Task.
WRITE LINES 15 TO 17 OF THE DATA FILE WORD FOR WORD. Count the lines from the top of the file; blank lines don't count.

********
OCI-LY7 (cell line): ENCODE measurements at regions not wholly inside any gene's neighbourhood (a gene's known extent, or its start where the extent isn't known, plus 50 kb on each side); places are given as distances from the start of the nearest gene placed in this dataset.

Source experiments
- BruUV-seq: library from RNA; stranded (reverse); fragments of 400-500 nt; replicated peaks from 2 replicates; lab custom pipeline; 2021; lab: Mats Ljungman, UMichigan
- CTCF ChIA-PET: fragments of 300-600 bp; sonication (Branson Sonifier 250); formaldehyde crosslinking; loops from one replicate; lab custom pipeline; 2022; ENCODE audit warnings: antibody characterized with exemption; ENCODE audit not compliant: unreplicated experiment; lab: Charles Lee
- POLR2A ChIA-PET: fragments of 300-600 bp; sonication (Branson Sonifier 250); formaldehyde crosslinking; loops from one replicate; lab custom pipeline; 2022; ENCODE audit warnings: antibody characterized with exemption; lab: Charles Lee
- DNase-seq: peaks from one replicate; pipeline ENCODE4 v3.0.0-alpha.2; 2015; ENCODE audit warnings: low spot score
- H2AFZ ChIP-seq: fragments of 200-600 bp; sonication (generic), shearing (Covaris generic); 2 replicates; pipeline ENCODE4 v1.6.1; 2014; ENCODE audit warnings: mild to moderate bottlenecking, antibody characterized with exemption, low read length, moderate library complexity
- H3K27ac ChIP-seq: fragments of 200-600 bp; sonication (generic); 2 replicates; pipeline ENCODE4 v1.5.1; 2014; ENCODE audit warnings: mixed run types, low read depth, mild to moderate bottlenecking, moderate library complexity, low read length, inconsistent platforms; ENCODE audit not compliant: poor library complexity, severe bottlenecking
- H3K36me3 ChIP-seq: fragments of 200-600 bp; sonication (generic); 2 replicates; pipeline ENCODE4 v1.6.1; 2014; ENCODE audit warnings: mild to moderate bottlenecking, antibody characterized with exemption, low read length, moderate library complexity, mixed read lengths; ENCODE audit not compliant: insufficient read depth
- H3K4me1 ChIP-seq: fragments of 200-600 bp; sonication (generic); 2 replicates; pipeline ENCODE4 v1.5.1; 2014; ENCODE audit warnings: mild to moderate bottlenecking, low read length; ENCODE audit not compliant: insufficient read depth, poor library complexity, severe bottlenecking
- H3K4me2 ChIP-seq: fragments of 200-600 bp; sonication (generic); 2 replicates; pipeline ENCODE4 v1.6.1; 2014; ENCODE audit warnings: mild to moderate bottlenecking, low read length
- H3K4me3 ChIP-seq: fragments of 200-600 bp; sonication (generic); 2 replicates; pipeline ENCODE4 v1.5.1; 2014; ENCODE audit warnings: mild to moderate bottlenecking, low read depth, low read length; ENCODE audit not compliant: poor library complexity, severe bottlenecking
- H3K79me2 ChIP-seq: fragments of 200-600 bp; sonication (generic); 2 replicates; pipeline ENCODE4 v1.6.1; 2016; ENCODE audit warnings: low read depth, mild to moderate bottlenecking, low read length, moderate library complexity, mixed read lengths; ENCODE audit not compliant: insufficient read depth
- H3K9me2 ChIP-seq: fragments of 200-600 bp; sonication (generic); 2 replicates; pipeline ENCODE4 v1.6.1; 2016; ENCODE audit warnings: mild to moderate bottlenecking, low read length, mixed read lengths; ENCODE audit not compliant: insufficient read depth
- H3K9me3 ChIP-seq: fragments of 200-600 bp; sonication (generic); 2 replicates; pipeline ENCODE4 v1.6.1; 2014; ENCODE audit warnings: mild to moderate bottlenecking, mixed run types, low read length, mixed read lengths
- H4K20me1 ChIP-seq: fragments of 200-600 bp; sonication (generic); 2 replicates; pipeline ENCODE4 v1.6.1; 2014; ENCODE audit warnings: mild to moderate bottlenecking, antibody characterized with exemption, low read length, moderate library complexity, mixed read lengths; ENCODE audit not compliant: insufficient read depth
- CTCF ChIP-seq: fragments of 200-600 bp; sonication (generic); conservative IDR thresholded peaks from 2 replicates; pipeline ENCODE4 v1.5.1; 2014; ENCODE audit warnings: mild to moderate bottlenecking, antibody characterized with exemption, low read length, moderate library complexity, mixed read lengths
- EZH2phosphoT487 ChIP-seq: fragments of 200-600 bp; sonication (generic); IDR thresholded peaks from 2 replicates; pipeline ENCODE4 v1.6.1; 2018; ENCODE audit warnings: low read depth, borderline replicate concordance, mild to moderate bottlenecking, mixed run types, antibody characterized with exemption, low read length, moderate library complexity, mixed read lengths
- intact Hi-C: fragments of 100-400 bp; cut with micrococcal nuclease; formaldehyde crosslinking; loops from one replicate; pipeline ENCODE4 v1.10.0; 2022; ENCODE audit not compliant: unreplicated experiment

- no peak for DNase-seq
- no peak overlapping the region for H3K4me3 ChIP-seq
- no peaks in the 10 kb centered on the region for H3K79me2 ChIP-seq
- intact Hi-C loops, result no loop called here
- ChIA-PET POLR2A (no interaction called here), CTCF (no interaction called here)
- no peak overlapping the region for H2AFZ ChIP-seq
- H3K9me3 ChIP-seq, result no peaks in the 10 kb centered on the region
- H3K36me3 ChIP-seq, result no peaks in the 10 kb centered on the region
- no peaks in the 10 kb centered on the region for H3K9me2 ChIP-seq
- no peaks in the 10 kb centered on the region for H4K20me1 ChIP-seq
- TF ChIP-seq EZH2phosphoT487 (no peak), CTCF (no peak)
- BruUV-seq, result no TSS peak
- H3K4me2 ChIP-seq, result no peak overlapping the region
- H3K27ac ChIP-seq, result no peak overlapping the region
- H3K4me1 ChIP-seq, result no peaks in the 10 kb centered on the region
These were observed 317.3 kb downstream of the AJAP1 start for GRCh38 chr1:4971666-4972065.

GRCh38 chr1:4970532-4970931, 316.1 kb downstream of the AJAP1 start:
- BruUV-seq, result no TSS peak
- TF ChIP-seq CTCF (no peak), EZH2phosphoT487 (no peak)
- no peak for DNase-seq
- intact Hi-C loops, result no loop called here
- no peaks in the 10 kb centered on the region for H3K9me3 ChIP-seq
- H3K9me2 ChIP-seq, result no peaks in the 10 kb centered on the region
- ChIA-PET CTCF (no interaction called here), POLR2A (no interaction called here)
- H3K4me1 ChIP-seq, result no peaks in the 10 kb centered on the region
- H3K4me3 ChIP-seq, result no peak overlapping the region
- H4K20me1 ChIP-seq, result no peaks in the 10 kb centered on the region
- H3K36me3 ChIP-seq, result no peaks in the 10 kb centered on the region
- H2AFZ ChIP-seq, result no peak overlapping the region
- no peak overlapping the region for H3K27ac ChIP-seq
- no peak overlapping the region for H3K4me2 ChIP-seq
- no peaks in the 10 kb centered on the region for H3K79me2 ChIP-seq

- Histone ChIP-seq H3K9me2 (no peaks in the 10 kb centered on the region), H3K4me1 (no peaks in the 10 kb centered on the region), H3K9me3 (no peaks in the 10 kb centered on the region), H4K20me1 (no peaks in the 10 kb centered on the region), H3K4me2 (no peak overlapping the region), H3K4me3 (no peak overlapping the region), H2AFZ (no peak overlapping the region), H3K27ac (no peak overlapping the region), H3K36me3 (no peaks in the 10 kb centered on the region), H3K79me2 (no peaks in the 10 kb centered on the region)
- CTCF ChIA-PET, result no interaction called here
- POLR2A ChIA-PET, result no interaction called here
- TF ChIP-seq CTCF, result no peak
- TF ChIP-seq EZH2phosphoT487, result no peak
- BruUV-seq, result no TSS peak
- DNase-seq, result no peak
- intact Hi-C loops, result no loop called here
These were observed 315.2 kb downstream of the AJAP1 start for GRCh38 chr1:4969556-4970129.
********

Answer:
- H3K9me3 ChIP-seq: fragments of 200-600 bp; sonication (generic); 2 replicates; pipeline ENCODE4 v1.6.1; 2014; ENCODE audit warnings: mild to moderate bottlenecking, mixed run types, low read length, mixed read lengths
- H4K20me1 ChIP-seq: fragments of 200-600 bp; sonication (generic); 2 replicates; pipeline ENCODE4 v1.6.1; 2014; ENCODE audit warnings: mild to moderate bottlenecking, antibody characterized with exemption, low read length, moderate library complexity, mixed read lengths; ENCODE audit not compliant: insufficient read depth
- CTCF ChIP-seq: fragments of 200-600 bp; sonication (generic); conservative IDR thresholded peaks from 2 replicates; pipeline ENCODE4 v1.5.1; 2014; ENCODE audit warnings: mild to moderate bottlenecking, antibody characterized with exemption, low read length, moderate library complexity, mixed read lengths